Ivory Tower’s sequel to their successful 2014 racer ups the ante, taking the race to the skies and the sea, as well as the land. With the whole of the US as your playground, albeit a scaled-down version, The Crew 2 has all the right ingredients to be the ultimate racing game.
But does The Crew 2 really deliver?
At launch, the first game was a very different game to the one that it became. Post-release patches added motorbikes and a massive graphical improvement. The Crew 2 leaves the gate with a lot more polish than its predecessor did.
Instead of the heavy narrative plot The Crew, this sequel opts for a simpler scenario to get players racing across America. In The Crew 2 players take on the role of an unnamed racer competing in racing events to gain fans and unlock more activities.
Whereas I found the first game a bit of a chore, having to roam the country for new races, The Crew 2 allows you to select races from the menu. This means less time aimlessly driving across the US and more time actual racing.
You can still hoon around in the open-world, making your own path though the game, but after a while the procedurally generated areas between towns and cities get a bit old and the game becomes a tad directionless. There is loads to do, too much even, but just driving about offers little structure or immediate reason to actually progress through the game. The huge open world is both inviting and overwhelming, but much of the detail as lost to the player as they scroll across the map or fly overhead.
It’s much better to pick your races from the menu to see the best that the game has to offer you.
As impressive as it is to have a version of the entire United States mapped out and ready for racing across, it still feels rather vacant. Vast areas of procedurally generated wilderness separate the detailed models of familiar American cities.
But, the detail of the cities is superb. Whilst some racing games are happy in offering player one metropolis to drive in, The Crew 2 includes a version of every major US city.
The visuals have been beefed up considerably since the last outing. The lighting especially at dawn and dusk is superb, breathtaking even.
Vehicle models are meticulous and visually stunning. And, of course, the seamless race environment, that covers the whole of the continental US, is incredible. The inclusion of water-based vehicles has necessitated extra work on the water effects and physics for rivers, lakes and oceans. In adding aircraft to the developer has given us an impressive increase in draw distance.
The addition of aircraft to the racing repertoire does have a bit of a downside. You can see from Miami to New York from the air, highlighting the small scale of the world compared to the feeling of a travelling across a vast country when locked to the ground viewpoint in the original.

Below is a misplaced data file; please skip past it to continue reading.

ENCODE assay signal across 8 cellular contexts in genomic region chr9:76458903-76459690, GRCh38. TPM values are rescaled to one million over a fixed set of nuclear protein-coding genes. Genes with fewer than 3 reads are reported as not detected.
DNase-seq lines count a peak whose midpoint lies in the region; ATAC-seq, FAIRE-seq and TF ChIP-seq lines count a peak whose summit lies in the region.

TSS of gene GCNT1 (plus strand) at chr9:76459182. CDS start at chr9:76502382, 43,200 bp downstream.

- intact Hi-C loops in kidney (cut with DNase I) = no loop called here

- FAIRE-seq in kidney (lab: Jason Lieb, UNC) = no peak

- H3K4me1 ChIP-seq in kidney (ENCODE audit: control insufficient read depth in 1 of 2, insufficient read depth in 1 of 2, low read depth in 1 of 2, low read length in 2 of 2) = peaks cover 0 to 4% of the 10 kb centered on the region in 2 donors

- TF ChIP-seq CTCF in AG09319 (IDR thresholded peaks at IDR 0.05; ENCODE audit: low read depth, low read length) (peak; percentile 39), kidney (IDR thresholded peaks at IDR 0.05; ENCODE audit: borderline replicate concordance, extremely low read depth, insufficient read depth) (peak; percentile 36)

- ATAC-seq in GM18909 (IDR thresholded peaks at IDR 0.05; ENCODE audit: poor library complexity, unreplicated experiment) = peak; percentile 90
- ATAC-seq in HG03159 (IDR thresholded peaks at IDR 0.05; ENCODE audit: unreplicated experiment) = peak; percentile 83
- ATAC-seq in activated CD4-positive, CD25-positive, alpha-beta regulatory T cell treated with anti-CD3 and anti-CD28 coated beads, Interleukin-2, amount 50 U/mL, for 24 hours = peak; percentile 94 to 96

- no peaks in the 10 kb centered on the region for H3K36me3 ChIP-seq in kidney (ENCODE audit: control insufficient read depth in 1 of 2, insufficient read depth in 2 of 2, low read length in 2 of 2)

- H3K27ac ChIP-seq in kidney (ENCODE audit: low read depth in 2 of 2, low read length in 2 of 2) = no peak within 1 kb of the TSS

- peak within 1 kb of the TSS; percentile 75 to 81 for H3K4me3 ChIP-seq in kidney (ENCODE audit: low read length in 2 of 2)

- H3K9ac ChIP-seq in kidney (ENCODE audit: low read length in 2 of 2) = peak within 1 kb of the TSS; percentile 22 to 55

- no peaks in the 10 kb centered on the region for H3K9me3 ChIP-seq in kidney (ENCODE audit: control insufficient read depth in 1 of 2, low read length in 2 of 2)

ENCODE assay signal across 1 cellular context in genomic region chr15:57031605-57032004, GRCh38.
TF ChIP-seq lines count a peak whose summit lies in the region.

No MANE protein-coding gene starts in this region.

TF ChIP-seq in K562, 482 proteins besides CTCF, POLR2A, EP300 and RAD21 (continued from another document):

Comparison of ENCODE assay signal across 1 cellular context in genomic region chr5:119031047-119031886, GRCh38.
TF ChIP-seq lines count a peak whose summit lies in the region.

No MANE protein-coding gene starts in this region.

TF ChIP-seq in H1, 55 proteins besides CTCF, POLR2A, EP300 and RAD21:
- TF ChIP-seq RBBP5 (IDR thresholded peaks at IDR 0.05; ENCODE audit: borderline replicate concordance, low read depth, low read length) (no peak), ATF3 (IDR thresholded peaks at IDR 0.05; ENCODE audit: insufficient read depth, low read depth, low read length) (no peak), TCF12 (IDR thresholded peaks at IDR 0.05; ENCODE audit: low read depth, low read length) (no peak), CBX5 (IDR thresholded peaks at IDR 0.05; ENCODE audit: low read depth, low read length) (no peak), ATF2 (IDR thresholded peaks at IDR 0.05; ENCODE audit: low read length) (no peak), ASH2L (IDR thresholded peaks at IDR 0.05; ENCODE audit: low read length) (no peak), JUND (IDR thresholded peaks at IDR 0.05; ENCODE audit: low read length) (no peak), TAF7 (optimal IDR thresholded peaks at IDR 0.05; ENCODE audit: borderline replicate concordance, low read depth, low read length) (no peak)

Remember those cool reality-bending visuals that you see in the trailer? Well, unfortunately, they are reserved for the special events and not an everyday occurrence. For the most part you will be racing in single-discipline races. In the open-world, however, you can switch vehicle types on the fly.
The game covers a lot of ground, offering up a multitude of different event types. Activities are split into four categories: Street Racing, Offroad, Freestyle and Pro Racing. A fifth activity type, the Live Extreme Series are multi-discipline races that unlock as your popularity increases.
Success in each race increases your fan base, rewards you with cash for new vehicles and unlocks vehicle upgrades. The street racing, rallying, motocross air races and jet-boat races offer something for everyone. Each discipline also offers up a number of skill events that further increases your popularity.
The vehicle handling is quite forgiving, balanced towards a more arcade experience than simulation. I found this to make races more fun than frustrating, but I can imagine the more hardcore racers feeling a little short changed. That being said, each race does have a hard option for racing heroes that want a greater challenge and a greater reward.
On the PC, the game’s multiplayer element seems a bit lacking i.e. there was no one else playing the game. The vast game area serves as an open-world lobby from which multiplayer events can be launched. This integral multiplayer experience means that a continuous internet connection is required to play the game. No internet connection means you won’t get past the title screen.
At the end of the day, The Crew 2 is a worthy successor to the original, with better visuals out of the box and more refined gameplay. It plays well, but as will most games from the Ubisoft Sable, lacks a bit of soul. As an all-round racer, though, you can’t get a more comprehensive game than The Crew 2, and for that alone, I’d recommend it.